Sep 7, 2011

Houses with Names: charming or pretentious?

I recently met the original owner of our house,
and she told me that it was named 
"Wahroonga"
which means where the birds sing 
in one of the Aboriginal dialects. 
She was sad to see that the name sign 
was no longer in the front garden.
When I told my eldest son about this, 
he said "If you put another sign back up I will disown you 
because it is pretentious." 

I have always considered names on old houses
fascinating: a part of their provenance.
But it begs the question, 
is a house sign charming or pretentious?

images: realestate.com.au

21 comments:

  1. Annie Loveridge7/9/11 9:29 AM

    You know your own kids will give it to you straight! I think your home's name sounds lovely - it's local, historical and seems to capture the pictures you've shown of your garden. I think stately or British names with no link to the home, on homes in NZ and Australia are pretentious and I always have a wee chuckle. What a lovely piece of history to unearth. Annie x.

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  2. Annie I think you have nailed it. All about context - and perhaps that is why I also feel uncomfortable about names on new buildings but ok about old ones. 

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  3. Like what you and Annie said, I think it very well depends on the context! If it is a new home, it is pretentious! If it was an older home with a long history, I am okay with it! :)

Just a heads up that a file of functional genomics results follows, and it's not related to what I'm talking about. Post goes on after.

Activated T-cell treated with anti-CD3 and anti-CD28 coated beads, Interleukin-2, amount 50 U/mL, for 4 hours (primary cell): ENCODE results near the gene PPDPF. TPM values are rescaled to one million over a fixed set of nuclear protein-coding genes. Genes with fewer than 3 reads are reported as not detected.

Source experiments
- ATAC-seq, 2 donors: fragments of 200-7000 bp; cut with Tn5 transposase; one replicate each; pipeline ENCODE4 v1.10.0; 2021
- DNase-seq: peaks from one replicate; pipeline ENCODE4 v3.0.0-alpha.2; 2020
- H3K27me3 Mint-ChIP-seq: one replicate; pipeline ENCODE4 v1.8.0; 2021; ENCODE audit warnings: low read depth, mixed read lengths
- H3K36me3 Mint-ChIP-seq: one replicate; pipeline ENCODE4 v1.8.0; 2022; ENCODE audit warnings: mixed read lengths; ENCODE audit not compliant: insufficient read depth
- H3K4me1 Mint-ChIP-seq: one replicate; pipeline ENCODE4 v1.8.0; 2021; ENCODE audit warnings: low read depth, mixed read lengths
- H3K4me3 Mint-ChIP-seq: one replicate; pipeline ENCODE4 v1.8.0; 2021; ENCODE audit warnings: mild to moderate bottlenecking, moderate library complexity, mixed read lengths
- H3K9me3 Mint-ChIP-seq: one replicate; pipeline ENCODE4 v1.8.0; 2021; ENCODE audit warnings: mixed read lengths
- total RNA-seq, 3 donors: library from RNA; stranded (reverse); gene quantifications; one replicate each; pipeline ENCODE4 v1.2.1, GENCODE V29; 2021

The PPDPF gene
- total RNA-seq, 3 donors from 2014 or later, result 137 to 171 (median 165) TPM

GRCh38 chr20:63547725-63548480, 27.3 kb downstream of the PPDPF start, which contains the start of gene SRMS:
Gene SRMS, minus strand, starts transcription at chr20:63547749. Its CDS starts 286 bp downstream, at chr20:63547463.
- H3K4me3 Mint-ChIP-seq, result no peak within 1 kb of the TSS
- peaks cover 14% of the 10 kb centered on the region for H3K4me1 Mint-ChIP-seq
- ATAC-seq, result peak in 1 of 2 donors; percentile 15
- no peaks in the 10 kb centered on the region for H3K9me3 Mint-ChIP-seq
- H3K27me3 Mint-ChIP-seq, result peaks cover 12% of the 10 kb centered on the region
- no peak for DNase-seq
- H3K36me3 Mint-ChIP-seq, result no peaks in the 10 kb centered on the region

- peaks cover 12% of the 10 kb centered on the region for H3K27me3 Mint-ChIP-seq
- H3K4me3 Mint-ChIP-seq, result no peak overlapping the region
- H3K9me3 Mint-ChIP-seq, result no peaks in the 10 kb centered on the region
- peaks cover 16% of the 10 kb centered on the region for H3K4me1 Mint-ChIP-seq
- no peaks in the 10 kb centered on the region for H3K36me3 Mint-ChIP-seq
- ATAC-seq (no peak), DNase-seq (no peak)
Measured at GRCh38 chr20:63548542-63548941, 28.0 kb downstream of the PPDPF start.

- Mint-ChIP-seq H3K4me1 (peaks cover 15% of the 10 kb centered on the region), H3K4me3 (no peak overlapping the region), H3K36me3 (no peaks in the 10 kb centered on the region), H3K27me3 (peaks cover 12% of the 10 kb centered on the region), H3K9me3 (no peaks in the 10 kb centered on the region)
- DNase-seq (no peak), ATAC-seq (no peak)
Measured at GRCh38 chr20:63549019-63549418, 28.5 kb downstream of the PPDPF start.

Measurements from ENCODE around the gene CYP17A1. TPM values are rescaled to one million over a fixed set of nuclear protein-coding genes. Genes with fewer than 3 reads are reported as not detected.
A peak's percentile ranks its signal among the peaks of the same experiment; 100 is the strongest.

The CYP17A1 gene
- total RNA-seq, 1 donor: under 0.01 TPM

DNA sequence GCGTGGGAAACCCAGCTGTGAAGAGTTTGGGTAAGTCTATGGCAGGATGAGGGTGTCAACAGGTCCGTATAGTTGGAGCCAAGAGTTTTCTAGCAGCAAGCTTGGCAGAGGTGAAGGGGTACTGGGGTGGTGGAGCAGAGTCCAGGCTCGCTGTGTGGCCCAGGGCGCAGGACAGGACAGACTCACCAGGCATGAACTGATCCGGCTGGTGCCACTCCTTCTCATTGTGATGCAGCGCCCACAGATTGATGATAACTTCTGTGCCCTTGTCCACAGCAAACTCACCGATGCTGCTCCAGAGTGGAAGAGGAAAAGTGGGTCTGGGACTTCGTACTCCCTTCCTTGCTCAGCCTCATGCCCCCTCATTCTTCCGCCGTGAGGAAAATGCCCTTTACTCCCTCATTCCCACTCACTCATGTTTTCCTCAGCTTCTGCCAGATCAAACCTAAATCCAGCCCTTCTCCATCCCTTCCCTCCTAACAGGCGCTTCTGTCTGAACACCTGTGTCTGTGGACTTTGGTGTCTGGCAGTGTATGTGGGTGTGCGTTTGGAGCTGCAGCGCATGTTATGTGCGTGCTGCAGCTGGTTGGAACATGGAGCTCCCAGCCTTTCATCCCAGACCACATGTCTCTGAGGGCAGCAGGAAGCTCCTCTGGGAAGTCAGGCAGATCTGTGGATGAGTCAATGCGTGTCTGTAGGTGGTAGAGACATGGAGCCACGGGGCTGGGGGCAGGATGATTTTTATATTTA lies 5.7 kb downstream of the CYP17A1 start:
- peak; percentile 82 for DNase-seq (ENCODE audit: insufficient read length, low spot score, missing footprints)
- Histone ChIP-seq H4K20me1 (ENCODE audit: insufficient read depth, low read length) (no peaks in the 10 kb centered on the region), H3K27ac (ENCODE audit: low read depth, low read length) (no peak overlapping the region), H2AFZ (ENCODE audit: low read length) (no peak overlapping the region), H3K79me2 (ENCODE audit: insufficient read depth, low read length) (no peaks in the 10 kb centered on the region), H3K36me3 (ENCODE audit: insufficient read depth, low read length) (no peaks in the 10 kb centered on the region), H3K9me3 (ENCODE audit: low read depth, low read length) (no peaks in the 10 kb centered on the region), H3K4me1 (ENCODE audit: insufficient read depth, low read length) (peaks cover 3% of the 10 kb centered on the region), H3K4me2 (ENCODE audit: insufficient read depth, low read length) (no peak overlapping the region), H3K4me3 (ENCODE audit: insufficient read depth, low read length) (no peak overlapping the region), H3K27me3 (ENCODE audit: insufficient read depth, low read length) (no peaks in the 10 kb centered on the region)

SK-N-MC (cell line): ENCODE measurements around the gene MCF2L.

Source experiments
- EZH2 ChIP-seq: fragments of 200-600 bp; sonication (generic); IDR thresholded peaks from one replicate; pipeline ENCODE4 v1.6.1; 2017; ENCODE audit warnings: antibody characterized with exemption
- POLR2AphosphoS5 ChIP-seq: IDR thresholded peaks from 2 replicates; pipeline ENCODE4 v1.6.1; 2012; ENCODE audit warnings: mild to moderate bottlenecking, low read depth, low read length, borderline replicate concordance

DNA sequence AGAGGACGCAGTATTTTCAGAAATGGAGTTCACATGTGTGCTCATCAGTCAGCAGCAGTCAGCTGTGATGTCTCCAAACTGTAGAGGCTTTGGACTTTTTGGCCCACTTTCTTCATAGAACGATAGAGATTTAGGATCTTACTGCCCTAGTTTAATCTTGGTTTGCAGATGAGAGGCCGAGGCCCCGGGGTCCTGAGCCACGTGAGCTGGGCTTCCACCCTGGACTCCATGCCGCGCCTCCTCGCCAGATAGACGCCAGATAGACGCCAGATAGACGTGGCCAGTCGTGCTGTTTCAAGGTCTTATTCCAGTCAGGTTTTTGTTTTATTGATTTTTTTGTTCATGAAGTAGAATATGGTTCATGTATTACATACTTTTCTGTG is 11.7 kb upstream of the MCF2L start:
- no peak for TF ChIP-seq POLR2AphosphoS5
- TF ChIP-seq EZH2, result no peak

www.mixandchic.com

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  4. Well then we are all in agreement Jessie! As they say... great minds think alike! 

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  5. nattie @simplynattie7/9/11 3:20 PM

    Oops! press wrong button! Hi Virginia, thanks for visiting my blog! So glad that you did, coz I ended up finding your awesome blog! totally bookmarking it! :) I think a house with a history is charming, it gives you a sense of belonging! Have a nice day!

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  6. Thelaurelhedge7/9/11 3:51 PM

    My grandparents had a small bungalow in Adelaide, not grand by any means. When they built it in 1938 they named it Dover after the little town in Tassie they came from. I have special memories of watching my Grannie clean the brass name plate with much pride. A lovely Vietnamese family bought the house about 20 yrs ago. from my Mum's estate & despite doing many alterations to the property, that name plate still sits glistening on the wall by the front door. So I reckon a house does need a name!
    Millie x

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  7. Yes, a sense of belonging...that's a lovely thing.

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  8. What a wonderful story Millie. I love that it has stayed there - taken on its own meaning, long after the Dover in Tassie link has been lost! 

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  9. robinsonheather7/9/11 5:33 PM

    Depends on the house. Depends on the name. There are many country houses with names here in Provence--I do giggle sometimes when a tiny stone hut is called a "mas" but why not? I love the provenance of your home's name--because only a home can be called that, not a house. Too beautiful!

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  10. Heather I just had to ask my daughter what "mas" is and she replied a "house in Provence". Is that correct? How wonderful to have a name for something that is regional, not countrywide.